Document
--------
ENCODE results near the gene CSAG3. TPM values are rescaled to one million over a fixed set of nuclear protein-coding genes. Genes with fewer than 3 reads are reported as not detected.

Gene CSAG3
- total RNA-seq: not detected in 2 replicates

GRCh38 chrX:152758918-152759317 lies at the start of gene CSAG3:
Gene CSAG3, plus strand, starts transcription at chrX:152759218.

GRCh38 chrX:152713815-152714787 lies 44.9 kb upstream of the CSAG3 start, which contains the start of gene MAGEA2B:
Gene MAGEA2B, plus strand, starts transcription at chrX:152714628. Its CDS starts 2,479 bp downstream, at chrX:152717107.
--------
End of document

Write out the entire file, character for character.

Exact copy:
ENCODE results near the gene CSAG3. TPM values are rescaled to one million over a fixed set of nuclear protein-coding genes. Genes with fewer than 3 reads are reported as not detected.

Gene CSAG3
- total RNA-seq: not detected in 2 replicates

GRCh38 chrX:152758918-152759317 lies at the start of gene CSAG3:
Gene CSAG3, plus strand, starts transcription at chrX:152759218.

GRCh38 chrX:152713815-152714787 lies 44.9 kb upstream of the CSAG3 start, which contains the start of gene MAGEA2B:
Gene MAGEA2B, plus strand, starts transcription at chrX:152714628. Its CDS starts 2,479 bp downstream, at chrX:152717107.